It was with the greatest difficulty that help was summoned because so many persons in the vicinity of the Flitcraft home had had their telephones removed recently following trouble over rates with the company which owns the utility. Many who came were attracted by the light caused by the burning of the Flitcraft home while others stated the howls of their dogs who seemed to sense danger caused them to awaken.
The first to arrive were treated to a sorry spectacle. The youngest baby lay crying on a pile of clothing while the mother blanched faced, dry eyed, barefooted and bare headed was standing by watching the pyre, Allen and Myrtle holding to her dress. Mr. Wertenberger seemed as though in a stupor. A tall radio aerial was burning as a huge candle overlooking the pyre. A rag doll was laying in the yard where it had fallen. In a few hours only a few scattered fragments of furniture and ashes remained as witnesses to what was a few hours before a happy home.
The Flitcraft family had moved to the home of her father on May 1 from a farm near Disko. The move was made at the request of Mr. Wertenberger who has been ill since the death of his wife on March 30. Dr. A. E. STINSON, county coroner was called and will hold his inquest sometime Friday. No funeral arrangements have been made but all four will be buried after a single service.
The Flitcraft tragedy is one of the worst ones which ever transpired in Fulton county. A like one happened in Mishawaka two weeks ago which claimed the death of five children and their grandmother. Many persons visited the Flitcraft home today and rendered what aid they could. Very few of these persons were of the morbid kind.
The house in which Mr. Flitcraft and his three children met their death was a two story frame structure. It was very substantially built and had been in use by the Wertenberger family for the past 40 years. Mr. Flitcraft is a veteran of the world war having served overseas with the First Division which is known as Pershing's own. He was a member of the Akron American Legion post.

Thursday, May 9, 1929

Funeral services for Mrs. Catherine ZABST, aged 98, who died Wednesday at her home in Fulton, will be held Saturday afternoon at two o'clock at the Fulton United Brethren Church. Rev. George R. CRANE will officiate and burial will be made in the Fulton I.O.O.F. cemetery.

The four victims of the tragedy Wednesday morning at the WERTENBERGER farm southeast of Akron, Lloyd FLITCRAFT and his three daughters, Mabel [FLITCRAFT], Mildred [FLITCRAFT], and Mary [FLITCRAFT], will be buried in the cemetery adjacent to the South Pleasant Dunkard Church southeast of Gilead following services in the church Friday afternoon conducted by a Dunkard minister, from Mexico. The last rites will be at 2 o'clock. The Akron American Legion Post of which organization Mr. Flitcraft was a member will be in charge of the services.
The bodies of the four persons who met their death when the home on the Wertenberger farm burned to the ground were removed to an undertaking parlor in Laketon Wednesday morning where they were prepared for burial. They will be moved to the church a short time before the services. The victims were so badly burned that it is doubtful if the caskets will be opened at the funeral.
The Wertenberger home has been visited by many persons since the tragedy. It has been established that the lantern did not explode and cause the tragedy but that the three girls placed the lantern too close to their bed and the bed clothing caught on fire. The lantern is now in the posession of Harold DAVISSON of this city. James MANDELCO local photographer visited the farm Wednesday and took a number of pictures. Sets of these pictures are now on display in the window of the Mendelco studio and the News-Sentinel office.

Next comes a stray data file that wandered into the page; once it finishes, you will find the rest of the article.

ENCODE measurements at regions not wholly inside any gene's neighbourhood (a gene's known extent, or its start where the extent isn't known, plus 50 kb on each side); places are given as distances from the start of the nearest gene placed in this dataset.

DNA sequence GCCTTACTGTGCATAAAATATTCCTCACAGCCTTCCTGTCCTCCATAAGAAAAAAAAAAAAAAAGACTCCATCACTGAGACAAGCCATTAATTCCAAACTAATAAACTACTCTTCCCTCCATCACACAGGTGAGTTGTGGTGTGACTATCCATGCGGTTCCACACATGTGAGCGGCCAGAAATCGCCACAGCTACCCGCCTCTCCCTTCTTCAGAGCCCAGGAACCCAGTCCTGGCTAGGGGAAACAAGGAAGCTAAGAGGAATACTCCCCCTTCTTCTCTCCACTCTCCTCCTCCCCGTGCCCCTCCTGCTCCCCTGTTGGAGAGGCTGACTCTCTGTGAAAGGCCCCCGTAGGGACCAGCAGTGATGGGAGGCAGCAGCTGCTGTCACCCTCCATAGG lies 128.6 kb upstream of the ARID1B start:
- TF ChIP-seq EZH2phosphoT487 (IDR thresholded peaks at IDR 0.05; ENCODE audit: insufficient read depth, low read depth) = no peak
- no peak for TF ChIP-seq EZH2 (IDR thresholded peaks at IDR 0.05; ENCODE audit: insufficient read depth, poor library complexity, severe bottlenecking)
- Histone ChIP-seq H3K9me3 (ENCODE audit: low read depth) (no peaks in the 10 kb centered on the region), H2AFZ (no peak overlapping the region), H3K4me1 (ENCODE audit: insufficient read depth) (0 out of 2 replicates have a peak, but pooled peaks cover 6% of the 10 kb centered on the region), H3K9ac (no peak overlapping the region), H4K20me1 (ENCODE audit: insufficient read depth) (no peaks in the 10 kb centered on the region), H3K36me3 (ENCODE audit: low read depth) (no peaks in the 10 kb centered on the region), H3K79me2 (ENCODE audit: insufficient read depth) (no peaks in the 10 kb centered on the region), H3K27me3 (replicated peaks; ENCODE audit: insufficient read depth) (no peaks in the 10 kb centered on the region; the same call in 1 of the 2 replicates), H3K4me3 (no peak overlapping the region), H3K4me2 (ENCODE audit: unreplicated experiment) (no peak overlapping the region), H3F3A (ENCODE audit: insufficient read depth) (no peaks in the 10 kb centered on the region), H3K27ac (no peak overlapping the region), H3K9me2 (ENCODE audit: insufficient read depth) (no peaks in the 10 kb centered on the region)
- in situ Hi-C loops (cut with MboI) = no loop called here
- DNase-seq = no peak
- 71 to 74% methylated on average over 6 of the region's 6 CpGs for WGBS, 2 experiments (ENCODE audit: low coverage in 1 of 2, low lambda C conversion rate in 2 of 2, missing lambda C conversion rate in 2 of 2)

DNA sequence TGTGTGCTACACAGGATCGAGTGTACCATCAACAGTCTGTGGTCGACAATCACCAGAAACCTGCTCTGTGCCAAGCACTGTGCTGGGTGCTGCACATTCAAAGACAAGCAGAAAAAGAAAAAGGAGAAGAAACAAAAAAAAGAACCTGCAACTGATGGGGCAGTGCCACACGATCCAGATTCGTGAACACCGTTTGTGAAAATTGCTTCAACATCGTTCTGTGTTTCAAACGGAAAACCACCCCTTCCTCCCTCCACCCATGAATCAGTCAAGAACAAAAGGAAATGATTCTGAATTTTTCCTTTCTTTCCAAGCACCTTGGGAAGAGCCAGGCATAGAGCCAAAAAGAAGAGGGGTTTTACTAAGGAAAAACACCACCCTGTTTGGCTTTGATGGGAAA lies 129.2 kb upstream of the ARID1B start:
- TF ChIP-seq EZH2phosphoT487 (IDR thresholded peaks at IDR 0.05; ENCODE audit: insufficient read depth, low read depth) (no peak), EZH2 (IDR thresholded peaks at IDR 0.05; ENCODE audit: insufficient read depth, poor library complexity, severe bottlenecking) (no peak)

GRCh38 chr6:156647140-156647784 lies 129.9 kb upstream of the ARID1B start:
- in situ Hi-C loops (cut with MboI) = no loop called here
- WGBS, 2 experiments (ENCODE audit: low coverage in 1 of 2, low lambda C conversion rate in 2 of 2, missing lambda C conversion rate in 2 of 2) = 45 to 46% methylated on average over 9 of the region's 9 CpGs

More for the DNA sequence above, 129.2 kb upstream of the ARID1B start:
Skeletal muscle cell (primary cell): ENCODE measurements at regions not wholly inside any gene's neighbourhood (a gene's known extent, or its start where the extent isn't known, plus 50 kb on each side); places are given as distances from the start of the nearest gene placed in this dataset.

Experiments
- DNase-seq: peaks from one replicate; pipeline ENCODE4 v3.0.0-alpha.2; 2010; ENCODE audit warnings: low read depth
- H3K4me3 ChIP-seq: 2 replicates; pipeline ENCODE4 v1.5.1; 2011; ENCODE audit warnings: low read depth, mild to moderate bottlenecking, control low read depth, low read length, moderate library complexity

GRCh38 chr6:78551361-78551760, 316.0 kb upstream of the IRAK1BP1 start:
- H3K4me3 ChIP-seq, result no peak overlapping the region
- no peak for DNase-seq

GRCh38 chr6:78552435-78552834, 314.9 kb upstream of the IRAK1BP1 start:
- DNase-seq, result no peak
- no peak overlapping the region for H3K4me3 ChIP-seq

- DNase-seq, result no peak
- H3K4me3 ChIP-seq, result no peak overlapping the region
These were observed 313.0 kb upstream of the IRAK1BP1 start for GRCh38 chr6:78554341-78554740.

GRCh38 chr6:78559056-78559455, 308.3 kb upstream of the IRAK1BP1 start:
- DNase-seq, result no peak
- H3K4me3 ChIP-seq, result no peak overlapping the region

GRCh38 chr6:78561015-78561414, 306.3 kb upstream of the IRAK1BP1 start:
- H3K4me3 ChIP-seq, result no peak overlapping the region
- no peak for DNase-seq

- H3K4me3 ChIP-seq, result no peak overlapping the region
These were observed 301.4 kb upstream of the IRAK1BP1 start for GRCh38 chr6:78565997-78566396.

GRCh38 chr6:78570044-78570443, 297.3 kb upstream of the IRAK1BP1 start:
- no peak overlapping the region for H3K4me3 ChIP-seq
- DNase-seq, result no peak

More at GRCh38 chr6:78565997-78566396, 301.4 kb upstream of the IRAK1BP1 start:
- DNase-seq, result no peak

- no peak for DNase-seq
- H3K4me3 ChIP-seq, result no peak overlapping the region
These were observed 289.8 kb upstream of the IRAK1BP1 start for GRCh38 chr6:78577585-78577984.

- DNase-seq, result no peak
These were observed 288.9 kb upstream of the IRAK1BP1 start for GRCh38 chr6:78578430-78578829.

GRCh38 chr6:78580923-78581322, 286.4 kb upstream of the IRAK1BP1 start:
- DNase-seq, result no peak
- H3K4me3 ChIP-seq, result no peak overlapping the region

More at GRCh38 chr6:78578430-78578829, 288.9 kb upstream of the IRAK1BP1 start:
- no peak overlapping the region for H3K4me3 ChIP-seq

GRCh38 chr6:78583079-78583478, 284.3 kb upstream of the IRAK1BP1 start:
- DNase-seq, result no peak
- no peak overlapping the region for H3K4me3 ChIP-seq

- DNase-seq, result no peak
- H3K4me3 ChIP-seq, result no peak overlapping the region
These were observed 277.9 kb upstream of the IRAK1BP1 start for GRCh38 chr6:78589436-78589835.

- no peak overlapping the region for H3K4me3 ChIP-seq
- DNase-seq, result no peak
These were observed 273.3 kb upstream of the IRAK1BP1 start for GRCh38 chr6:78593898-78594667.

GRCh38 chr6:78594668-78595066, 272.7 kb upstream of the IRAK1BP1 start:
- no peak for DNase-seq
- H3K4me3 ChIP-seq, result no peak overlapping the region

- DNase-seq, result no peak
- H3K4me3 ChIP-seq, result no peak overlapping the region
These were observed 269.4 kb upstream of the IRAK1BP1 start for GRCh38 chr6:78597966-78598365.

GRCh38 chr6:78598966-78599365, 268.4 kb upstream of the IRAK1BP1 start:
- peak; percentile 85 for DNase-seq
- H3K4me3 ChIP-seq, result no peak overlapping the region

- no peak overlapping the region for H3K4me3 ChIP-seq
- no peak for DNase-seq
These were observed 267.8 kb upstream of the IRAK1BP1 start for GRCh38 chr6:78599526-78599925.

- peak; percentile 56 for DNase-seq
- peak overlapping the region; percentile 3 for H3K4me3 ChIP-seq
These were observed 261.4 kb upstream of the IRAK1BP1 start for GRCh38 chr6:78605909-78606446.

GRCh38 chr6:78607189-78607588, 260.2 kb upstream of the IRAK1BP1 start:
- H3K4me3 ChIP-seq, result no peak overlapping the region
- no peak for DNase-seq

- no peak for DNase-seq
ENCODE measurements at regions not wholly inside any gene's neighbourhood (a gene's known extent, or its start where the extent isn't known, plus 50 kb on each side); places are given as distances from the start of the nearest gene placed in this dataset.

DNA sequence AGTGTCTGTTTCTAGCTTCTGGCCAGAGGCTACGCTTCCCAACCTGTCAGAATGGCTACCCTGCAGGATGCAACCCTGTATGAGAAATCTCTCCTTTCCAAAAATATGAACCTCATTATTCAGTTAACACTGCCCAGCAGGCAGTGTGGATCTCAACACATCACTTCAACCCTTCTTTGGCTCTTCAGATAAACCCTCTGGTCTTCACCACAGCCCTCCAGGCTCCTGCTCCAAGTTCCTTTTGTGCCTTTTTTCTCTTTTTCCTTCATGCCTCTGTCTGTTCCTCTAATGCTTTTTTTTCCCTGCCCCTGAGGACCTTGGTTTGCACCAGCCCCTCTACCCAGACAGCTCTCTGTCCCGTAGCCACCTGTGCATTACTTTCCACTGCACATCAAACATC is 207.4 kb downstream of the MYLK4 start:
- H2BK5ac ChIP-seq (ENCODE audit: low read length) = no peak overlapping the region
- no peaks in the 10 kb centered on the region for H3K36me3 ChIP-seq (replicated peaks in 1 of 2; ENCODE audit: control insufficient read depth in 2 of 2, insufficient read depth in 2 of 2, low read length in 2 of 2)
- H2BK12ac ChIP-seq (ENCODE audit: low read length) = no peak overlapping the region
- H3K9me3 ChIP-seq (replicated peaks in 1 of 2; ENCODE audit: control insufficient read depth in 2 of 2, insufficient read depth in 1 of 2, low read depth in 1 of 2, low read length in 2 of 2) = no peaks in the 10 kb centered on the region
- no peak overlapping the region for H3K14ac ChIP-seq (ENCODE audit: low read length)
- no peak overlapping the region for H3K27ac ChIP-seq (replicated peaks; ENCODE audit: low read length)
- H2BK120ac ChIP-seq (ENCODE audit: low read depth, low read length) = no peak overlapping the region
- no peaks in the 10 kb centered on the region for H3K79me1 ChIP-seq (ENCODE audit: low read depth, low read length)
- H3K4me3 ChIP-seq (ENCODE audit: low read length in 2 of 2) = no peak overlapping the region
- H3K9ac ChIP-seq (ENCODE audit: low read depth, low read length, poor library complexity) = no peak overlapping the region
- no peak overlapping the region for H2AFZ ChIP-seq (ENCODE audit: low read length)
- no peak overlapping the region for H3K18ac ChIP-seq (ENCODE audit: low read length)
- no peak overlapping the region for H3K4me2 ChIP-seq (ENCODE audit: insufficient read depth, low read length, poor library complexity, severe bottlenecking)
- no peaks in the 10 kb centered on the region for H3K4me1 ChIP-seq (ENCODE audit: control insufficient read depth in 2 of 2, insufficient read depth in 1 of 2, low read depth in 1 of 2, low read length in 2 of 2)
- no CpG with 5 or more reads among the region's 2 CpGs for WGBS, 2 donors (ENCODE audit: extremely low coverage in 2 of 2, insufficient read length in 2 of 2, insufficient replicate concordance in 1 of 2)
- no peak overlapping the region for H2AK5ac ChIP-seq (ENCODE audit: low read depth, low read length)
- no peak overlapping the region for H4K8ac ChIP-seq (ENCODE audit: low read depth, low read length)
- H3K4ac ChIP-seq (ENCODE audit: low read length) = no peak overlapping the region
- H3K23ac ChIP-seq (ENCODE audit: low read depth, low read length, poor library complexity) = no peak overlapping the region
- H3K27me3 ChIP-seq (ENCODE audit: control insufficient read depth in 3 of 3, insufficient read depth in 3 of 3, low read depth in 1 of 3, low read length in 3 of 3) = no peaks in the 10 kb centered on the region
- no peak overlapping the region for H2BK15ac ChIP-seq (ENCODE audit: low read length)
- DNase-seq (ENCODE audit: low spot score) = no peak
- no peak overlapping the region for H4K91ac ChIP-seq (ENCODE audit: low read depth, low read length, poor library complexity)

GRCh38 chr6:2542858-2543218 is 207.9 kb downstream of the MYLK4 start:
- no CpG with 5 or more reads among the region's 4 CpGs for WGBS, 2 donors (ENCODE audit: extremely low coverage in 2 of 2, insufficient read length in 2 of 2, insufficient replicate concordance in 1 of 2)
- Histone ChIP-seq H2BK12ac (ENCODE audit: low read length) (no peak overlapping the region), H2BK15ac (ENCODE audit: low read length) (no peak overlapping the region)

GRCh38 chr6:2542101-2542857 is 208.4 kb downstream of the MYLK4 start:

Mrs. Lloyd Flitcraft who tried to prevent her hero husband from dashing into the house after the three girls is recovering from her serious burns. She is now at the home of a neighbor, Mrs. Frank HARMON. Her three children, Allen, Walter and Myrtle who escaped from the fire are with her. Sherill WERTENBERGER father of Mrs. Flitcraft who was carried from the fire is being cared for at the home of neighbors. He is an invalid.
Mrs. Flitcraft hasn't broken down yet and those around her wonder at the quiet though heart breaking way she can talk of the tragedy. It is feared that when she does realize the full extent of it and break the consequences will be serious. She believes that the fire was started from the lantern and not from matches, used in play by the children as some people have stated. Following is a part of an interview granted newspaper men by Mrs. Flitcraft:
"I just thought I couldn't leave them in that room" she says. "When Floyd jumped out of bed I asked him what was the matter and he said the house was on fire. He ran up the stairs and I went after him. The door of the little girls' room swing shut after he entered and I never heard a sound after that, which makes me think he never even got to them but must have suffocated at once. I tried to get into the room, but couldn't for the flames and smoke. I couldn't see anything or do anything and knew I couldn't reach them. I ran down stairs twice and got two buckets of water and threw in, thinking that might help, but it didn't. Then I ran down and Allen (the ten year old boy) and I put a ladder to the outside window and tried to get in that way, but the flames were then shooting out of the window.
I thought I just couldn't leave them in there and ---" and the woman's quiet, matter-of-fact statement that brought tears to the eyes of her listeners didn't seem to affect her, so little did she yet realize her own pain or the dreadful loss. She did remark that "nothing mattered now except the children -- she wanted them taken care of," but she shed no tears.